On completion of his Ph.D. degree and immediate promotion to Assistant Professor (1967), Ram & Vivian married, and his new wife was admonished by Ram's two advisors to "take good care of Ram, for he would solve all the problems in the field." Their circle of young newlyweds lived in a small housing development, next to fallow land. The farmer agreed to let them put up a volleyball net, but they couldn't afford to purchase one. Having learned to knot a fisherman's net as his fourth-grade craft skill, Ram sat in the middle of the living-room floor, the thick twine looped around his big toe for tension, and made a net so sturdy that on its first trial it withstood the impact of a 275-lb forward.
Over his lifetime, Ram supervised the accomplishments of many students, who were united in their appreciation of his command of the material and the respect he showed them as potential colleagues. While he was still a young instructor, Ram liked to get together with his friends for pizza and beer after a long day of teaching, studying and lab work. One night, a pitcher of beer that he had not ordered appeared at Ram's table. The waiter pointed out a young man, whom Ram recognized as a former student. The young man came to the table then, and told Ram that he had sent the pitcher as a Thank-you. Of all the classes he had taken in the Mechanical Engineering program, Ram's course was the only one for which he did not have to re-learn the material when he began his first job.

In letters sent to his family and colleagues after his death, Ram is universally called an admirable, unique, inspiring scientist and teacher, a man of exceptional intellectual integrity, and a generous friend who had enriched their lives. Ram's friends were friends for life. His lively, imaginative, joyful, inquiring mind was a constant force in the lives of all those who knew him and loved him. When a Dutch company specializing in PVD coatings bought first rights to Ram's first patent, the young physicist hired to help implement it became so excited by the ideas behind the invention, he turned down a better-paying job offer at the largest Dutch electronics company, in order to continue working with Ram.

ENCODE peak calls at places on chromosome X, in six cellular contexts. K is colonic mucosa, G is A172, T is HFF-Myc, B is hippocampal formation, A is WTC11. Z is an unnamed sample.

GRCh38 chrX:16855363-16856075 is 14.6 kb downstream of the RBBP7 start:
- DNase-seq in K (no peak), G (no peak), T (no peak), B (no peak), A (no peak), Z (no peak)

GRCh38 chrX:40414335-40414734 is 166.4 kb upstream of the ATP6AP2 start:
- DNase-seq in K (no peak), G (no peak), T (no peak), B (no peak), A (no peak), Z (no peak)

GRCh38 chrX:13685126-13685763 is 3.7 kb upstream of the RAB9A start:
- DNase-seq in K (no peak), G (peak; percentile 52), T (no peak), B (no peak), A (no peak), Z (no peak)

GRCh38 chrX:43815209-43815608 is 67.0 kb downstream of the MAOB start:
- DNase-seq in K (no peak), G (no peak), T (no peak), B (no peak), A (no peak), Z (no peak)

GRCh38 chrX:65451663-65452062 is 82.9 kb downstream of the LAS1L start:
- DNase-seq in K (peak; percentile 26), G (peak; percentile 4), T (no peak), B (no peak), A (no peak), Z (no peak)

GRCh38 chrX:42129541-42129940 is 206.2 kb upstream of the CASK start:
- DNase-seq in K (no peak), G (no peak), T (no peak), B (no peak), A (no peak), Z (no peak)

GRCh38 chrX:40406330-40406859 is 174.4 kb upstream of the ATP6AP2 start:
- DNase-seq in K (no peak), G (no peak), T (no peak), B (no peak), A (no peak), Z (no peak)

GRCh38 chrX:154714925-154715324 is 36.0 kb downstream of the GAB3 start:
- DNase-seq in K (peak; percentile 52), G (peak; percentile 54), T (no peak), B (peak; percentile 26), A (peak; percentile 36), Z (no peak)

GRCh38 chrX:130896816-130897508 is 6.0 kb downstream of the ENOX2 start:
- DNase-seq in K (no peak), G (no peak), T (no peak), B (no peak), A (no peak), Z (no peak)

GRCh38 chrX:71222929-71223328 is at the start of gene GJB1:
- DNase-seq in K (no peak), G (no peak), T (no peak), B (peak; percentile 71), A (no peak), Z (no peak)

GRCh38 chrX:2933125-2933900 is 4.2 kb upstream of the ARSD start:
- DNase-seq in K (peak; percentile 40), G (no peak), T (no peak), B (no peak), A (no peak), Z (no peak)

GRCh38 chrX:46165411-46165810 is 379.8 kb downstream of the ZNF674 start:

His colleagues describe him as a master in his field. He was recommended by many of them as a model for their own students to follow. From China and Japan, India, Australia and Europe, and in America, they sent their students to work under his guidance. Years later, many of these former students have written to say that working with S. Ramalingam was one of the great experiences of their lives. One younger colleague writes, “Ram was a very important supporter and mentor in my early career. He was one of the cleverest men I had the privilege to work with and call a dear friend. There was a period where our work overlapped, it was a very exciting time in my life. I am forever grateful and thankful for having spent quality time with a wonderful man.” Ram saw the goodness in others. A former student from Iran writes, “I credited him with making me a better person and him with the successes I had technically. After graduate school I followed what I learnt from him and created a few successful companies in that field. Beside his technical teachings, he was the only professor who (would) give me a job at school during the Iran Hostage crisis. That was the biggest lesson for me. I am trying to do the same - help people get started in life. Dr. Ram will be missed dearly.”

Funeral rites and charitable acts have been performed in India, in accordance with the family tradition of prayer and public service. A Mechanical Engineering symposium in his honor and a memorial dinner are planned. Contributions in his memory may be addressed to C. Dan Mote, President, National Academy of Engineering, 2101 Constitution Ave. NW, Washington D.C. 20418. Cremation by Anderson Funeral Home (651) 776-2761